Rio Ferdinand comparisons swirl around Andrew Omobamidele

Young Norwich defender and Leixlip native has earned a call-up to Ireland’s senior squad

 Andrew Omobamidele in action for the Republic of Ireland U-21s against Wales in Wrexham. He has now been called up by  Stephen Kenny   senior squad. Photograph: Andrew Dowling/Inpho

Andrew Omobamidele in action for the Republic of Ireland U-21s against Wales in Wrexham. He has now been called up by Stephen Kenny senior squad. Photograph: Andrew Dowling/Inpho

 

It is nothing short of irresponsible to overhype an 18-year-old athlete. Even considering the one-way ticket Andrew Omobamidele just booked to play Premier League football with Norwich City next season.

Even when Stephen Kenny explains the teenager’s call-up for June friendlies in Andorra and Hungary was down to the Republic of Ireland manager witnessing an “extremely composed and extremely athletic” centre half.

A far too easy comparison to Rio Ferdinand has already been made. That implies the Leixlip native, born to a Nigerian father and Irish mother, can ignite Ireland’s possession-based philosophy better than anyone else in the current senior squad.

“Probably my earliest memory of a centre half is Rio Ferdinand,” said Omobamidele with a casualness in media exchanges that belies his youth. “Still to this day he’s one of my role models.

“I could pick so many because when I watch games it doesn’t really matter who’s playing, I kind of just take little bits off the centre backs, and just see what they’re doing well.

Liverpool-bound Ibrahima Konaté and his fellow Leipzig stopper Dayot Upamecano receive particular praise along with Rúben Dias who “just went into the [Manchester] City side and basically took over the defence”.

“I do my best to kind of just nitpick and soak up all of them.”

Sounds like he consumes the art of defending as much as he is lives it. All that osmosis is paying off.

“The players around me have helped a lot,” Omobamidele explained at the launch of the Intersport Elverys FAI summer schools programme.

“In my first start against Preston, Grant Hanley [the Scottish defender] was giving me that bit of experience and just calming me down a little bit, giving me that responsibility as I’m playing beside him.

“That’s kind of what I need personally. I’d rather be given responsibility to play rather than being coached through the whole game, if that makes sense.”

It does.

Omobamidele was describing his man-of-the-match performance in a 1-1 draw with Preston North End back in February. An injury crisis provided the 6ft 2in boy with an opportunity to play amongst men. Now he is poised to partner Shane Duffy or Dara O’Shea or both in an Irish defence desperately in need of what he offers.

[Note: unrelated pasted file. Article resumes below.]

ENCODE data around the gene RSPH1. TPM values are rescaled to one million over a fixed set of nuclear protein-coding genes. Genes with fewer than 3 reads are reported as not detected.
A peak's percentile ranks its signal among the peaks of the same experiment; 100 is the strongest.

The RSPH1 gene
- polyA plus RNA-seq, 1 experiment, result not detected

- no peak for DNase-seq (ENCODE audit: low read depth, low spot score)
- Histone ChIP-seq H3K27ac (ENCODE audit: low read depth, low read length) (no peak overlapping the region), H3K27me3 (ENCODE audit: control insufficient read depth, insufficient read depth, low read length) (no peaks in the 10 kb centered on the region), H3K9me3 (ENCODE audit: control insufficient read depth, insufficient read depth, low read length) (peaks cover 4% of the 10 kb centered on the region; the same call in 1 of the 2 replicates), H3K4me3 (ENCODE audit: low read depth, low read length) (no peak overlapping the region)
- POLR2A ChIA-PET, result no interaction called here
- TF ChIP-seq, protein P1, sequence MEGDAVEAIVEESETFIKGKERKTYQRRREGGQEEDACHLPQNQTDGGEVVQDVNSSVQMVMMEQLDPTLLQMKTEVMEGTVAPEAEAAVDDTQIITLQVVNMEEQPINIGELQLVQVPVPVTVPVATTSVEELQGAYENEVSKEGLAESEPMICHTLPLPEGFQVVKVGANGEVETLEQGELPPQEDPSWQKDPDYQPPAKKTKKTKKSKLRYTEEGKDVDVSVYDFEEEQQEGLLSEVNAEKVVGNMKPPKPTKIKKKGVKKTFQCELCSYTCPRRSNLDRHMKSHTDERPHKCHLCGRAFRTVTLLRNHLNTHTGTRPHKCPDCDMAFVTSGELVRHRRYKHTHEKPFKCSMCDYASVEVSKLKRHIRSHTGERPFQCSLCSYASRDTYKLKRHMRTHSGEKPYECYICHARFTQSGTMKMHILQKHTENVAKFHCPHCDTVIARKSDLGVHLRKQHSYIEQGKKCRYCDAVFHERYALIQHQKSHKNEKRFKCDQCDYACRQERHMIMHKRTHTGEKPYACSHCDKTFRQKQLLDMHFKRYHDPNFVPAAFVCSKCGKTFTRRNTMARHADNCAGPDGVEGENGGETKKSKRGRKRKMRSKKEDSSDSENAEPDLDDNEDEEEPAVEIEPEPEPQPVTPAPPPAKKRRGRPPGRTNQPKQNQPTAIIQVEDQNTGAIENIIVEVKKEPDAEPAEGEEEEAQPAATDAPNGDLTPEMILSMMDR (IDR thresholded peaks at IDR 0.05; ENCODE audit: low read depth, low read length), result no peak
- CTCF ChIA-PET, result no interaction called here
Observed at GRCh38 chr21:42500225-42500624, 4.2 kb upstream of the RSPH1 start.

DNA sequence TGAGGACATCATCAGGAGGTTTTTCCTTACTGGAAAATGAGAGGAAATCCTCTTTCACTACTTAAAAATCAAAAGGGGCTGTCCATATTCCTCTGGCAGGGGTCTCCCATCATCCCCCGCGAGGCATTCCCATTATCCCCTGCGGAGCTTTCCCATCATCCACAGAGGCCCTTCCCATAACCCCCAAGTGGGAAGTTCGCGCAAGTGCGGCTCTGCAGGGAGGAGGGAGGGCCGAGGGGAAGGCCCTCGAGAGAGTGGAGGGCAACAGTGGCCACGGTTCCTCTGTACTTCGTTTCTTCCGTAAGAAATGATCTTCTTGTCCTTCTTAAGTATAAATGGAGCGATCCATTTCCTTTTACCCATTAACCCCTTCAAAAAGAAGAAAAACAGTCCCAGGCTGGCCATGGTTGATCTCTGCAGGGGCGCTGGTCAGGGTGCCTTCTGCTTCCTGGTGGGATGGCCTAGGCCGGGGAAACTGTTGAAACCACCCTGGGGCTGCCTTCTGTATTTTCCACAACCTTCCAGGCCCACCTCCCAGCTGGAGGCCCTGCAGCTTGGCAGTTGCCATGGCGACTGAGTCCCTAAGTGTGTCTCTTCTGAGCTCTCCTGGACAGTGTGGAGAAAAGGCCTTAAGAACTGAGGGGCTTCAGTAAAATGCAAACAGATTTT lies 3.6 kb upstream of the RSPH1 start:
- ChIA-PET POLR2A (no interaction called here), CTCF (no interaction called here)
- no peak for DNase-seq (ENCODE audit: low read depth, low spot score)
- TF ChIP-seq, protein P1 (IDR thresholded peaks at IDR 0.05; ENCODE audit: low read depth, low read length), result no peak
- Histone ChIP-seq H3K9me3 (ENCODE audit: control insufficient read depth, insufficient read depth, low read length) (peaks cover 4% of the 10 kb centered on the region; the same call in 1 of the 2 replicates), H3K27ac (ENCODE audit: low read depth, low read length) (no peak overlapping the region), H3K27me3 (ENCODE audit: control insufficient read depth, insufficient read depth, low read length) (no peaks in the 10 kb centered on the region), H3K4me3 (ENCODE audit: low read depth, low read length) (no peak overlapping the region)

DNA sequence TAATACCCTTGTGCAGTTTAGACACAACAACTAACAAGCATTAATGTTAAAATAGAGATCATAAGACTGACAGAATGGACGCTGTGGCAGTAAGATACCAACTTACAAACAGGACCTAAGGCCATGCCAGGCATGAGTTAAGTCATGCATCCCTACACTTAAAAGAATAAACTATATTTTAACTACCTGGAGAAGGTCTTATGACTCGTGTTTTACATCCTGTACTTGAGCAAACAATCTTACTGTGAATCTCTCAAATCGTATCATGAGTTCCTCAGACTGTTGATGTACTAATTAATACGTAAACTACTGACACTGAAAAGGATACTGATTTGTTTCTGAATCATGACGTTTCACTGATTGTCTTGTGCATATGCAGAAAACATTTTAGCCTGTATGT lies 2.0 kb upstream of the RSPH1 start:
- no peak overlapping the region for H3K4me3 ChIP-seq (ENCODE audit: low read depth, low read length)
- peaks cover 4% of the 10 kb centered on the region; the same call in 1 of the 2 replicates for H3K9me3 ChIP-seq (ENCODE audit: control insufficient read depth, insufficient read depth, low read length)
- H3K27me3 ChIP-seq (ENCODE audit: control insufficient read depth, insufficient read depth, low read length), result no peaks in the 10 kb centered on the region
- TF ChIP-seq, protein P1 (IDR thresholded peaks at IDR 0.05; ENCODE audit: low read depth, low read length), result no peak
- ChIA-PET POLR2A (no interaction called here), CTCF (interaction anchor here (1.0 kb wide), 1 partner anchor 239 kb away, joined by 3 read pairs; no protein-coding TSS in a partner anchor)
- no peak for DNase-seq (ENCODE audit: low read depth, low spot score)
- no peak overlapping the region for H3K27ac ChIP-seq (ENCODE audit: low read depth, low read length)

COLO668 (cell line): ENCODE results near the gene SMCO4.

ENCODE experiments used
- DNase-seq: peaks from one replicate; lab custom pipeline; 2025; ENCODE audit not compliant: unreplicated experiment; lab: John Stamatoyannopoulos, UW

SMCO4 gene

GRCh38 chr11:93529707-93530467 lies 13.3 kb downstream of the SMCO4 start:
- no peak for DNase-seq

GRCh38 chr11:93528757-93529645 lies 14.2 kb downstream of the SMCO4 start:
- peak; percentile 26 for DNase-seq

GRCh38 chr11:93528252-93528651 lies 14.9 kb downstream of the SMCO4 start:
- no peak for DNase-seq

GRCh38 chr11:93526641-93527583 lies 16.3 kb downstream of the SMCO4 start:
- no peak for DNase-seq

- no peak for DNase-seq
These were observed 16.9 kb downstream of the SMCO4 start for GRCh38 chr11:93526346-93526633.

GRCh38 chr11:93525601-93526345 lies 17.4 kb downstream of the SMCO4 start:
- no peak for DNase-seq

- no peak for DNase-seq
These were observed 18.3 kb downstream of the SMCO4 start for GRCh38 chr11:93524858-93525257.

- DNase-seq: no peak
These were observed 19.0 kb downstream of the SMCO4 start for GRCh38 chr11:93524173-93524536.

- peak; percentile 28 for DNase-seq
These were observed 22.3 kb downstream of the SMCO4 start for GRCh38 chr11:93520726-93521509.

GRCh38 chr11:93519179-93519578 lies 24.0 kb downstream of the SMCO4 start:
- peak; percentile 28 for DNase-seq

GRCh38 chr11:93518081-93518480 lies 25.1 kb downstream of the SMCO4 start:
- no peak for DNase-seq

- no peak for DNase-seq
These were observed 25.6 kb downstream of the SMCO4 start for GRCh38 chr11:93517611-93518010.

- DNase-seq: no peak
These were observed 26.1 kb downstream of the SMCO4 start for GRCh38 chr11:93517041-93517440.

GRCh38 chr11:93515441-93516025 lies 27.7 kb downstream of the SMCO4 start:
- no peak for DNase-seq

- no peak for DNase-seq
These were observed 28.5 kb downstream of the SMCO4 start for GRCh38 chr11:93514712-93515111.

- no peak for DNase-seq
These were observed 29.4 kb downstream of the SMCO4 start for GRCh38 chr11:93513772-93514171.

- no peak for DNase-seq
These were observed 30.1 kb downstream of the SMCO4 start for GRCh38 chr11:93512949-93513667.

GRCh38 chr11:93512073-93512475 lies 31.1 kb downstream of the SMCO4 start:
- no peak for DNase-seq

“Really proud moment for me and my family, and Leixlip as a community,” he said of the call-up for training camp in Girona. “Being born and raised in Ireland, it’s a dream to be playing with the senior team.

Good time

“It was a bit overwhelming as I didn’t know the number. I said ‘who is this’ and he said Stephen Kenny.”

Omobamidele has never been inside the Aviva Stadium, he’s never even played in front of a packed Carrow Road, and yet the elite football world is opening up before him.

“Momentum in football is so important and I’ve just come off the back of a really good time with Norwich, lifting the trophy and being promoted. Hopefully I can take that into the camp and be successful there.”

Omobamidele speaks the same way he plays, in a reassuring unfussy manner. When asked about the recent focus on alleged racial profiling by An Garda Síochána, particularly in the Blanchardstown area, and the racist abuse young black Irish footballers are exposed to, as covered by BBC Newsnight and Claire Byrne Live on RTÉ, he expressed a nuanced perspective.

“There wasn’t a lot of it in Leixlip. Obviously you hear all these stories about places like Blanchardstown, which is always bad [to hear], and the craziness that is happening in America. I’d say now there is no real problem and most of the time they are just doing their job.

“Obviously, you get the odd time when there is racial profiling. You cannot hide from that because it is true and it is there in plain sight.”

The Republic of Ireland squad will not feel like an alien environment as two other hugely promising footballers with Nigerian parents will be alongside him. Adam Idah is a teammate at Norwich while Manchester City goalkeeper Gavin Bazunu has been a vocal presence in his career since their shared time in the Dublin District Schoolboys team “back in the day”.

Not that it really matters.

“It definitely helps if you know two or three of the lads but I think if I came in and didn’t know any of the lads that I would settle in.”

Speaking of back in the day, what does he remember of Ireland matches growing up?

Shane Long scoring against Germany is probably the best, I remember watching that with my family. That’s the first memory that jumps out in my mind.”

Feels like a lifetime ago.

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